A bill breaks apart. Some have argued that in this election cycle the state of the economy is what voters care most about.
A bill breaks apart. Some have argued that in this election cycle the state of the economy is what voters care most about. iStockphoto.com
Yuval Levin is a contributing editor to The Weekly Standard, Hertog fellow at the Ethics and Public Policy Center, and editor of National Affairs.
There is something very strange about the 2012 presidential race so far. The election comes at a time of extraordinary public unease, which clearly demands some response from the political system, and especially from the men running for the highest office in the land. But the two presidential candidates are both running campaigns oddly detached from what is rightly worrying voters.
If you were to judge the state of the country by listening only to the Obama campaign, you would conclude that we are on the verge of the long-awaited triumph of the liberal welfare state, and that all that stands in the way is a gang of retrograde Social Darwinists who somehow manage to be simultaneously nihilistic and theocratic. That band of reactionaries ran the economy into the ground for the sake of their wealthy patrons, and now they're coming for our social programs and for women's freedoms. Only if they are held off can the forward march of history proceed.
If you were to judge the state of the country by listening only to the Romney campaign, you would conclude that all was well in America until we took a wrong turn four years ago and elected a president hostile to freedom and prosperity. If we just correct that error and undo what he has done, our economy will be ready to bloom again.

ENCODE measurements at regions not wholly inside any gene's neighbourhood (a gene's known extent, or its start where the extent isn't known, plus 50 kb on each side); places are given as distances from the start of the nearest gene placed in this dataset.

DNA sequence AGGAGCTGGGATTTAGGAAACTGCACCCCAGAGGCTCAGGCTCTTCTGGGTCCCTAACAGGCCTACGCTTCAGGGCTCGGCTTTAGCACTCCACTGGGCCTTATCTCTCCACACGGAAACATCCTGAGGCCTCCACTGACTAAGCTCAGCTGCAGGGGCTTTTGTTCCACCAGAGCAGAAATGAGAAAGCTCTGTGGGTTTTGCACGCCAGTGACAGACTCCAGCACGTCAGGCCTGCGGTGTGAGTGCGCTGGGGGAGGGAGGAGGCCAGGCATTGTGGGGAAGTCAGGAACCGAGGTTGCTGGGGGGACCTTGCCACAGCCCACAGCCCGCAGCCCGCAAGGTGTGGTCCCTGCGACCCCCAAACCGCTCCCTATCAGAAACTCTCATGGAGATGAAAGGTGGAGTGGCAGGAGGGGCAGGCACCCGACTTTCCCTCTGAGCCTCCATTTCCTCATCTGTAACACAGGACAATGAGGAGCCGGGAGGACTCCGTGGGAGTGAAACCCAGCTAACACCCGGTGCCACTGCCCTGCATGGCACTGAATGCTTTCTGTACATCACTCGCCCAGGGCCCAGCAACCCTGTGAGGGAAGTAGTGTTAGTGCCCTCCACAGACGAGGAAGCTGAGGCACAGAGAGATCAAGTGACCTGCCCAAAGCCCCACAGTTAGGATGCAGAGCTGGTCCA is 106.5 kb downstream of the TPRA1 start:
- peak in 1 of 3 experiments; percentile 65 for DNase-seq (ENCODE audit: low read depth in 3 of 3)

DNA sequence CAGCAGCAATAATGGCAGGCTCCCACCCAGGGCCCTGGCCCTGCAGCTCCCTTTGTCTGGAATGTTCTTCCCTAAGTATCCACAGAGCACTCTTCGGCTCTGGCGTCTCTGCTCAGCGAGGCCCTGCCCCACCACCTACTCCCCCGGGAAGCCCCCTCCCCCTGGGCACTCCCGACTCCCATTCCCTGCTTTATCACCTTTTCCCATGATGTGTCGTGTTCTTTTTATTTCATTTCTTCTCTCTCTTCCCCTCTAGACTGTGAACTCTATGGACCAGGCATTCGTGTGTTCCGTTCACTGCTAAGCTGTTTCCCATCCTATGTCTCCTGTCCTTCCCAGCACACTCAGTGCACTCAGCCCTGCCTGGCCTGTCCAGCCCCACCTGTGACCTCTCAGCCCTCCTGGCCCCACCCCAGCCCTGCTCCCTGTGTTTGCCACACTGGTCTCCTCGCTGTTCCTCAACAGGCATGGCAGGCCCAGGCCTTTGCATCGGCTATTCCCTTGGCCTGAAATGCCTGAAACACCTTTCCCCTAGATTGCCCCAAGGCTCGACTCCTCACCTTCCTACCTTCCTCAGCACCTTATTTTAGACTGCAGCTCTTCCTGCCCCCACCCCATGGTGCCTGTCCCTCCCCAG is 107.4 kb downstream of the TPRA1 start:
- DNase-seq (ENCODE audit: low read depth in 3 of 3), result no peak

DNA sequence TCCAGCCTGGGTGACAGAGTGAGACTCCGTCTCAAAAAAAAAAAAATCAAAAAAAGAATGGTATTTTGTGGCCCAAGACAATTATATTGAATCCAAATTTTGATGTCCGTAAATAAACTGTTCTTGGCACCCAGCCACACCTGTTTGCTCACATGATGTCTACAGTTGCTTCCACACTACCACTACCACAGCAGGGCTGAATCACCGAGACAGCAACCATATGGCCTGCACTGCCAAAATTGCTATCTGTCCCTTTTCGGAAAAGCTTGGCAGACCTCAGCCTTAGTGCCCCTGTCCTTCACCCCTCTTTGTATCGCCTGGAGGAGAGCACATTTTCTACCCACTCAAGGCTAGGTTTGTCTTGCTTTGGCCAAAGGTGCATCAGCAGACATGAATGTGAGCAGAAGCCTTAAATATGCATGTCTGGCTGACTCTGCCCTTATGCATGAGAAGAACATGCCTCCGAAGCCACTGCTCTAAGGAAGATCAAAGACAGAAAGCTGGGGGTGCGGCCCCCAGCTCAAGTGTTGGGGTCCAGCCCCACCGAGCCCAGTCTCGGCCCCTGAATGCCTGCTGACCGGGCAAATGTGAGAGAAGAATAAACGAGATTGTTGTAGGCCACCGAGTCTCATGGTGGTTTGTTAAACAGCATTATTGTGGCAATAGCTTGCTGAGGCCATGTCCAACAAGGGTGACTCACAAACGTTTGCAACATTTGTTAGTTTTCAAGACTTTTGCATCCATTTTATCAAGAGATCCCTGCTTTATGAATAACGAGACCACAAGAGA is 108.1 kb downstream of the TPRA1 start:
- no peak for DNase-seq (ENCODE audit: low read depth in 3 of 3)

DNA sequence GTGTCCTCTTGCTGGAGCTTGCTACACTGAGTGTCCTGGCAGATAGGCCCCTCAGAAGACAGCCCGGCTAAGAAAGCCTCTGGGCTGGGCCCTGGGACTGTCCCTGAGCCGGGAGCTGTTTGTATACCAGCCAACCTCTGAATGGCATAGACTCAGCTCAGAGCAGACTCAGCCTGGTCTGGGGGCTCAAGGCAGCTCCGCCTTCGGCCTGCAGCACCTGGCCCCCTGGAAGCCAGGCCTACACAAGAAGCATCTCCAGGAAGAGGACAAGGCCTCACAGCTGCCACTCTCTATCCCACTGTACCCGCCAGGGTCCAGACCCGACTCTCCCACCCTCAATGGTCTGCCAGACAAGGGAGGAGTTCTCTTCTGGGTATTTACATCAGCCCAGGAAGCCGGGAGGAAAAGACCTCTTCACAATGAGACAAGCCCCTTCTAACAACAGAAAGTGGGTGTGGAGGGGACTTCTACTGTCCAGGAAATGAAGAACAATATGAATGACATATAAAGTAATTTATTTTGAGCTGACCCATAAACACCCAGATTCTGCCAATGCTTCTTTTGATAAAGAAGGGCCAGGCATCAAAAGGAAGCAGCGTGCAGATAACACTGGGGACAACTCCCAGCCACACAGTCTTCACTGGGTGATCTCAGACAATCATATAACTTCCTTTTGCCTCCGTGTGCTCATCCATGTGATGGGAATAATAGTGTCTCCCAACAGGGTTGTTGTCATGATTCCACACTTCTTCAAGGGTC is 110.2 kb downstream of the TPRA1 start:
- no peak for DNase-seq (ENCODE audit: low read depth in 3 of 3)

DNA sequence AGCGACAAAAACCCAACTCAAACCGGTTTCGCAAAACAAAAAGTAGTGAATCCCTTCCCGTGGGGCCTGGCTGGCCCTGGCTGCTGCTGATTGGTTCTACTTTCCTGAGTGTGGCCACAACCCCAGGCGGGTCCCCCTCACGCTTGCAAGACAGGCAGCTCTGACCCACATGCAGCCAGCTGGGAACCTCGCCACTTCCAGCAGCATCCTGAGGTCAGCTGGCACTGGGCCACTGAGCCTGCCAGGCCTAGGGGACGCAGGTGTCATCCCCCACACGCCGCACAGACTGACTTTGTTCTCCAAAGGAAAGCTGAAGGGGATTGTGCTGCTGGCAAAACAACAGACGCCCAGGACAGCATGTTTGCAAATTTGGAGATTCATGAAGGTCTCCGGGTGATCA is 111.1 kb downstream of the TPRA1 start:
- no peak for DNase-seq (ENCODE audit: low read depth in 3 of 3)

But neither of these stories speaks to what actually seems to have voters uneasy. The persistently weak economy is at the core of that uneasiness: Thirty-five months after the recession technically ended, economic growth remains anemic, and unemployment remains very high. But Americans are nervous not only because the economy has yet to bounce back, but also because we have a sense that the economic order we knew in the second half of the 20th century may not be coming back at all — that we have entered a new era for which we have not been well prepared.
To say that we are not, in fact, on the verge of the triumph of welfare-state liberalism is of course a gross understatement. We are, rather, on the cusp of the fiscal and institutional collapse of our welfare state, which threatens not only the future of government finances but also the future of American capitalism. But at the same time, American capitalism is not exactly ready to bloom once the shadow of Obama is lifted at last. While our welfare state has grown bloated and bankrupt, our economy has grown increasingly sclerotic — weighed down by a grossly inefficient public sector, the rise of crony capitalism, demographic changes transforming the workforce, and a general loss of focus on productivity and innovation. The American economy still has great stores of strength, but it is not well prepared to make the most of those strengths or to address its deficiencies as a global competitor.